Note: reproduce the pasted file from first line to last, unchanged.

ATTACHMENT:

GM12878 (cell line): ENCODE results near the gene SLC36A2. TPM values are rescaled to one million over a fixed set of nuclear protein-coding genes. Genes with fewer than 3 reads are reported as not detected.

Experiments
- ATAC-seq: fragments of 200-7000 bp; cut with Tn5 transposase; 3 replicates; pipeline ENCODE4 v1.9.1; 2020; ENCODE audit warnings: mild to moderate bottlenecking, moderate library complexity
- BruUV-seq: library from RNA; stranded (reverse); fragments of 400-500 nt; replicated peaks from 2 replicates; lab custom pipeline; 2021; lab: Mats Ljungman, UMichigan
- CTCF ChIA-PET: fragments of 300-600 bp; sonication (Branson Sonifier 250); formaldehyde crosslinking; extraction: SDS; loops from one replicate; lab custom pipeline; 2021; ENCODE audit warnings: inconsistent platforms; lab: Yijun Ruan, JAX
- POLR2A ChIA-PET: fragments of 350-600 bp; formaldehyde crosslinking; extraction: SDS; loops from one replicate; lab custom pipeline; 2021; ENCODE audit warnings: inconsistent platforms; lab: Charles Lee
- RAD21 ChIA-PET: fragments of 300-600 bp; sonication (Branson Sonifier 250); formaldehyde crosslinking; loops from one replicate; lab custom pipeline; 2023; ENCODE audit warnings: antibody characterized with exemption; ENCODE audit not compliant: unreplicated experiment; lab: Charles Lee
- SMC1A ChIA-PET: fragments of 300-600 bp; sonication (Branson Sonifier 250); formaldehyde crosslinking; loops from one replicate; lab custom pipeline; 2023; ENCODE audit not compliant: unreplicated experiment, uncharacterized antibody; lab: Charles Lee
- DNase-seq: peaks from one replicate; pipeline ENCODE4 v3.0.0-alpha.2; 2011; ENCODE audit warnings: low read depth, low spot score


GM12878 (cell line): ENCODE results near the gene SLC36A2. TPM values are rescaled to one million over a fixed set of nuclear protein-coding genes. Genes with fewer than 3 reads are reported as not detected.

Experiments
- ATAC-seq: fragments of 200-7000 bp; cut with Tn5 transposase; 3 replicates; pipeline ENCODE4 v1.9.1; 2020; ENCODE audit warnings: mild to moderate bottlenecking, moderate library complexity
- BruUV-seq: library from RNA; stranded (reverse); fragments of 400-500 nt; replicated peaks from 2 replicates; lab custom pipeline; 2021; lab: Mats Ljungman, UMichigan
- CTCF ChIA-PET: fragments of 300-600 bp; sonication (Branson Sonifier 250); formaldehyde crosslinking; extraction: SDS; loops from one replicate; lab custom pipeline; 2021; ENCODE audit warnings: inconsistent platforms; lab: Yijun Ruan, JAX
- POLR2A ChIA-PET: fragments of 350-600 bp; formaldehyde crosslinking; extraction: SDS; loops from one replicate; lab custom pipeline; 2021; ENCODE audit warnings: inconsistent platforms; lab: Charles Lee
- RAD21 ChIA-PET: fragments of 300-600 bp; sonication (Branson Sonifier 250); formaldehyde crosslinking; loops from one replicate; lab custom pipeline; 2023; ENCODE audit warnings: antibody characterized with exemption; ENCODE audit not compliant: unreplicated experiment; lab: Charles Lee
- SMC1A ChIA-PET: fragments of 300-600 bp; sonication (Branson Sonifier 250); formaldehyde crosslinking; loops from one replicate; lab custom pipeline; 2023; ENCODE audit not compliant: unreplicated experiment, uncharacterized antibody; lab: Charles Lee
- DNase-seq: peaks from one replicate; pipeline ENCODE4 v3.0.0-alpha.2; 2011; ENCODE audit warnings: low read depth, low spot score